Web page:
Usurping the Queen

Highlighting the article written by T. Saga, M. Kanai, M. Shimada and Y. Okada in Insectes Sociaux

Written by Insectes Sociaux Editor in Chief, Michael Breed

In this issue of Insectes Sociaux Saga et al (2017) present a fascinating long-term study of nest usurpation and social parasitism in Vespula wasps. Reproduction based on usurpation is relatively rare in vespine wasps and outcomes are often only anecdotally reported. Vespula flaviceps and V. shidai can each have colonies with normal reproductive strategies, but some queens in each species usurp nests of either their own species (intraspecific usurpation) or the other species (interspecific usurpation).   Saga et al (2017) focus on interspecific usurpations. In an eight-year study they documented ten cases of interspecific usurpation. In nine of these the resulting colony had a V. shidai queen and in the remaining one the queen was V. flaviceps. The workers in these colonies were predominantly V. flaviceps, but the gynes and males produced were nearly all V. shidai. This suggests that V. shidai has a selective advantage in this relationship and raises the interesting question of whether facultative social parasitism can provide a route to the evolution of obligate parasites.


Vespula flaviceps. Photo by harum.koh from Kobe city, Japan via Wikimedia Commons

Facultative social parasitism differs from obligate relationships in that facultative usurpers exploit the nest as a resource but can also produce their own workers. In facultative parasitic wasps the usurped colony may ultimately contain a blend of host and parasite workers or may consist of only parasite workers. Obligately parasitic social wasps, on the other hand, must always exploit the workers of the host species, as they only produce sexuals, not their own workers.

Based on the observations that V. flaviceps nests usurped by V. shidai produced sexuals of V. shidai, these facultative social parasites present provocative questions in understanding animals’ reproductive choices. Among the social wasps, three types of social parasitism are known: intraspecific facultative nest usurpation, interspecific facultative usurpation, and obligate social parasitism (e.g. sulcopolistes species group of Polistes (Cervo 2006), Dolichovespula arctica (= adulterina)) but whether the former two are evolutionary stops on the road to obligate social parasitism are unknown.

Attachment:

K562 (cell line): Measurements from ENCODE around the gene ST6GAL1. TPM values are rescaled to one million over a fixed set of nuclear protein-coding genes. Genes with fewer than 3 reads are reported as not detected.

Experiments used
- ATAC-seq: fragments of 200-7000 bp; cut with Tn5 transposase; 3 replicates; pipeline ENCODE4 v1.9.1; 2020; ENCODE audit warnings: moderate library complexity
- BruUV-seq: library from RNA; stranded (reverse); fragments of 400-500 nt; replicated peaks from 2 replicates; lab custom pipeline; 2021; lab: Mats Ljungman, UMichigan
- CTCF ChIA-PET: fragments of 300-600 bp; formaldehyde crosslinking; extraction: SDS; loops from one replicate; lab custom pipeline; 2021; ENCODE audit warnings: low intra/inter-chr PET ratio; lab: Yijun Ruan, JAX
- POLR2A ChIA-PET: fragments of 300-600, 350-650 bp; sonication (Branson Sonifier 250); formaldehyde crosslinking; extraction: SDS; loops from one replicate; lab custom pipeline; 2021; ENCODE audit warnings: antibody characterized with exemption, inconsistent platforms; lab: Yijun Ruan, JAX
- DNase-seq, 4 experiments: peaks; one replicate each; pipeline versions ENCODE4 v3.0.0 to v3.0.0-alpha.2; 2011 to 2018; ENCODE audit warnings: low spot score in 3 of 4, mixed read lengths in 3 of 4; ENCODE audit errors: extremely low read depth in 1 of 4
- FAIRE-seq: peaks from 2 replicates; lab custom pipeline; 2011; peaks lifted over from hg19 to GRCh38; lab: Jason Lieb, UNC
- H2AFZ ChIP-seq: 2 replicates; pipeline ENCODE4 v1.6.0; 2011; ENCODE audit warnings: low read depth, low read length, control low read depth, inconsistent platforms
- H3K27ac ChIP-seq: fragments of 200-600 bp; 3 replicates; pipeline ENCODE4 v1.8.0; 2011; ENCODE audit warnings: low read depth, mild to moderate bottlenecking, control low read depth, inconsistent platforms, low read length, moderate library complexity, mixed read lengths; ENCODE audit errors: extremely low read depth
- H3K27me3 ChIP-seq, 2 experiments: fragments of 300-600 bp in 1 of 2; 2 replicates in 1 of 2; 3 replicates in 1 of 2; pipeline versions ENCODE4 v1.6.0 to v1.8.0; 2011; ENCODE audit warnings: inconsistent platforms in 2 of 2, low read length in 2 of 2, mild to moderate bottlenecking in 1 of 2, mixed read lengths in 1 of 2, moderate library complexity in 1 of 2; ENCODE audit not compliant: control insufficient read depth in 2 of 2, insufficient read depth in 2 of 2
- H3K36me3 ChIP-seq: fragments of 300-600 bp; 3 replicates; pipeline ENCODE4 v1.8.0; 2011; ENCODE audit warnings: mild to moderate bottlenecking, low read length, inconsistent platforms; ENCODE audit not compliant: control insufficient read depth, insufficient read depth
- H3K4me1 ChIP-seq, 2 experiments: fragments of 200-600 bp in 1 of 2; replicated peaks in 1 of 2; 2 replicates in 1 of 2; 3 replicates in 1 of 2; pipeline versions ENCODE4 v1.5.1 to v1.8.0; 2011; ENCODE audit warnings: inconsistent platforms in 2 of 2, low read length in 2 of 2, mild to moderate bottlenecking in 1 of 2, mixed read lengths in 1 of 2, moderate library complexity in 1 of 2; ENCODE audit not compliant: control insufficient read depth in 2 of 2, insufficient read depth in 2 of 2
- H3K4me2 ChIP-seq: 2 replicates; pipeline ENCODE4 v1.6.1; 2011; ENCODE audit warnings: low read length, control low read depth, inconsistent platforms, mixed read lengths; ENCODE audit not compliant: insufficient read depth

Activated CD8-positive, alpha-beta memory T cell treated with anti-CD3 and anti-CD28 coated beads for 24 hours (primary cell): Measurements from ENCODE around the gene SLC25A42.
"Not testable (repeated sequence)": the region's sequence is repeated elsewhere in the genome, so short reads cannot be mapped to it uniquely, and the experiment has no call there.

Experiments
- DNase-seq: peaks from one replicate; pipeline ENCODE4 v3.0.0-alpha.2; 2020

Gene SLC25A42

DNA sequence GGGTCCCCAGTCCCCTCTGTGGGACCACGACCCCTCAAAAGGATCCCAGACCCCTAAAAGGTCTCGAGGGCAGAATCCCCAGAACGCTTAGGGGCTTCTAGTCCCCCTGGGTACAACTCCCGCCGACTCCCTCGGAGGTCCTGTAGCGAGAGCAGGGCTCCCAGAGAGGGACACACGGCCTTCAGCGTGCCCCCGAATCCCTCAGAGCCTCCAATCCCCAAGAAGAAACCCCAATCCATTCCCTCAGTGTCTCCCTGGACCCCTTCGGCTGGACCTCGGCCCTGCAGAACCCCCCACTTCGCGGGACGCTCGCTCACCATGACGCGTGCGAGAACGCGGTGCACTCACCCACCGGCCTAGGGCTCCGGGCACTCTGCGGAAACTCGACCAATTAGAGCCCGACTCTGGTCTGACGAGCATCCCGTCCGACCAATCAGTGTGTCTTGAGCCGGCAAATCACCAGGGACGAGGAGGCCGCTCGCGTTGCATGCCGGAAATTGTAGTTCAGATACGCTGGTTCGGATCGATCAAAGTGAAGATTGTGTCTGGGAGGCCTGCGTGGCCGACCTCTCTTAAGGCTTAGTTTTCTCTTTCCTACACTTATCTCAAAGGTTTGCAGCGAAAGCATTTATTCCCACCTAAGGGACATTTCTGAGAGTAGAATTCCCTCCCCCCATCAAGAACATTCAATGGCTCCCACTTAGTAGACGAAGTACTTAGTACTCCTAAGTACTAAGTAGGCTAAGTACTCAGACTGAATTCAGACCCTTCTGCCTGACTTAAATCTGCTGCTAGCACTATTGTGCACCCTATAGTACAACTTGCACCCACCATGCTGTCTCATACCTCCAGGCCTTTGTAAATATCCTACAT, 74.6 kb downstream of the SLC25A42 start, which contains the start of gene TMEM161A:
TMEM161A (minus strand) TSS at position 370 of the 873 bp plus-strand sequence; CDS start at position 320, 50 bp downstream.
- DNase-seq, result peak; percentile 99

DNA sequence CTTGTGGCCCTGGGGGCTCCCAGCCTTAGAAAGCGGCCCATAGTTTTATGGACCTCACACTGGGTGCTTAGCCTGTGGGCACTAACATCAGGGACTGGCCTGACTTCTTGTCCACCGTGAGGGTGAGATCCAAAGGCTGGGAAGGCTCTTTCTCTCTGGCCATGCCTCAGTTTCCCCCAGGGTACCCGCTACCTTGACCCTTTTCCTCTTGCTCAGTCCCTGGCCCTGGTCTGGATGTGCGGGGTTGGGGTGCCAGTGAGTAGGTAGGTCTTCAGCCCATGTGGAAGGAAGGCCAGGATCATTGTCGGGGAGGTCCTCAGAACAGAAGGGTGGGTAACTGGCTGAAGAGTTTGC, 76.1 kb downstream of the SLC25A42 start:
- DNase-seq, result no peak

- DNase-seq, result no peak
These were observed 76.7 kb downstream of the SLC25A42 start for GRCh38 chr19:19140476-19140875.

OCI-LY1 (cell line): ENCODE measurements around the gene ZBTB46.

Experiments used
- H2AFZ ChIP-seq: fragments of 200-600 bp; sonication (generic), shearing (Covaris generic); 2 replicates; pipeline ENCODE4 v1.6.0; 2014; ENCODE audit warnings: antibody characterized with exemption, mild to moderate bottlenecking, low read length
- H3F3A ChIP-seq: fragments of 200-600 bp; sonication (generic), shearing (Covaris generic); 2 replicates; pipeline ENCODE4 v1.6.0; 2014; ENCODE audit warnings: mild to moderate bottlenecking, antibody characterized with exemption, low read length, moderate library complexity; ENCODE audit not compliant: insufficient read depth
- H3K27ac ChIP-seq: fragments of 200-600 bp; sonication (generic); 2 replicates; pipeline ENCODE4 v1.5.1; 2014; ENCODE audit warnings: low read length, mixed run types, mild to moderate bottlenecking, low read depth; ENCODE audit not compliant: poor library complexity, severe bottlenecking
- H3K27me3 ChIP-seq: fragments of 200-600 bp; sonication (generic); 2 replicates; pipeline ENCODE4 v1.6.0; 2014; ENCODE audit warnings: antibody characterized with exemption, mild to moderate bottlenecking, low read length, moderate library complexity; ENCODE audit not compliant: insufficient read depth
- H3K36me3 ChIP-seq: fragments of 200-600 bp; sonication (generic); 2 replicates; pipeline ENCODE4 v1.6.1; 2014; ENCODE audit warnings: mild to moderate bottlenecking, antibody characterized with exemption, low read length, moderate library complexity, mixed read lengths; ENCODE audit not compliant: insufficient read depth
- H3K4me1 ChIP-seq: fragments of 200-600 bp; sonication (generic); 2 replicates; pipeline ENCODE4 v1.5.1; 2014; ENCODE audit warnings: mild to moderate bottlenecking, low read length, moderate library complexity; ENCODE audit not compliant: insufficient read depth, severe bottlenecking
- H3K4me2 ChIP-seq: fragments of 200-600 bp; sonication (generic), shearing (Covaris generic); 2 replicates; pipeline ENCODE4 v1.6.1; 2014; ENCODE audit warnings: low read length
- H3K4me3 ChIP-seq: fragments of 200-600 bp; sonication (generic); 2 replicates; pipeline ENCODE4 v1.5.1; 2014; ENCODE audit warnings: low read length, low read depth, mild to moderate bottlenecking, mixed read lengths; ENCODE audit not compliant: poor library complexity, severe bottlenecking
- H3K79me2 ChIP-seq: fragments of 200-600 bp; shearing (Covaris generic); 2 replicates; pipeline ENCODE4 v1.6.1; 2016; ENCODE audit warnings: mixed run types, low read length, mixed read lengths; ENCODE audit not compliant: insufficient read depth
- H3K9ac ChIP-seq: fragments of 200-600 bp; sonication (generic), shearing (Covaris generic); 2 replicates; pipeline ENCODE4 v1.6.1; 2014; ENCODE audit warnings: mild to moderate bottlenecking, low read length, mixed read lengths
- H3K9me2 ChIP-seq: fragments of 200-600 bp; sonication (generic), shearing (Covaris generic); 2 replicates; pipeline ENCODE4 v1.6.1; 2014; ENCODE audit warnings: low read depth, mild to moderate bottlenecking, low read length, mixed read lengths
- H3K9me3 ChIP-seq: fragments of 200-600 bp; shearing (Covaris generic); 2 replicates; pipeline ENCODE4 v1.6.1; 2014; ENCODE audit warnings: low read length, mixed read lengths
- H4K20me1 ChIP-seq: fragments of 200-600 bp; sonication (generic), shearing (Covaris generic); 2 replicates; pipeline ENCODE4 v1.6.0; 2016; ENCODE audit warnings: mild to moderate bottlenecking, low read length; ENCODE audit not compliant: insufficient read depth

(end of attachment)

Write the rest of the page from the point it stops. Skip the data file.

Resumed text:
Facultative social parasites seem to make a reproductive choice to usurp a nest, rather than establish one on their own. The choice of host species usually follows Emery’s rule- that a socially parasitic species exploits its taxonomic sister species. However, this is not always true, and relatively closely related species, with similar social behavior and communication, are pre-adapted to exploit each other by virtue of possessing the “keys to the kingdom”, a repeated theme in the discussion of the evolution of social parasitism (Breed 2016). Thus social parasites often belong to the same genus as their hosts.

But little is known about the genetics that underlies social parasitism in wasps, and possibly differing reproductive strategies reflect underlying genetic divergences within populations. Within-species sympatric divergence—Emery’s rule strictly applied- is very rare and seems an unlikely route to obligate parasitism. Facultative social parasitism can be an evolutionarily stable strategy, rather than a step towards obligate parasitism (Lowe 2002). However, in relationships such as the one described by Saga et al (2017) one species could gain the upper hand in competition among free-standing nests while the other could evolve superior parasitic strategies. In that case the outcome could be the evolution of obligate parasitism by the species that is the superior parasite but inferior independent competitor.

Vespula flaviceps and V. shidai are already distinct species. Saga et al (2017) fill out a more complete picture of the outcomes of facultative social parasitism among similar species; their work has high value in adding to our understanding of these intriguing relationships.


Breed M D (2016) Social parasitism: the keys to the kingdom. Insect. Soc. 63:3–4
DOI 10.1007/s00040-015-0458-7

Cervo R (2006) Polistes wasps and their social parasites: an overview. Ann. Zool. Fennici 43: 531–549

Lowe RM, Ward SA, Crozier RH (2002) The evolution of parasites from their hosts: intra- and interspecific parasitism and Emery’s rule. Proc R Soc B 269:1301–1305

Saga T, Kanai M, Shimada M, Okada Y (2017) Mutual intra- and interspecific social parasitism between parapatric sister species of Vespula wasps. Insect. Soc.
 DOI 10.1007/s00040-016-0519-6

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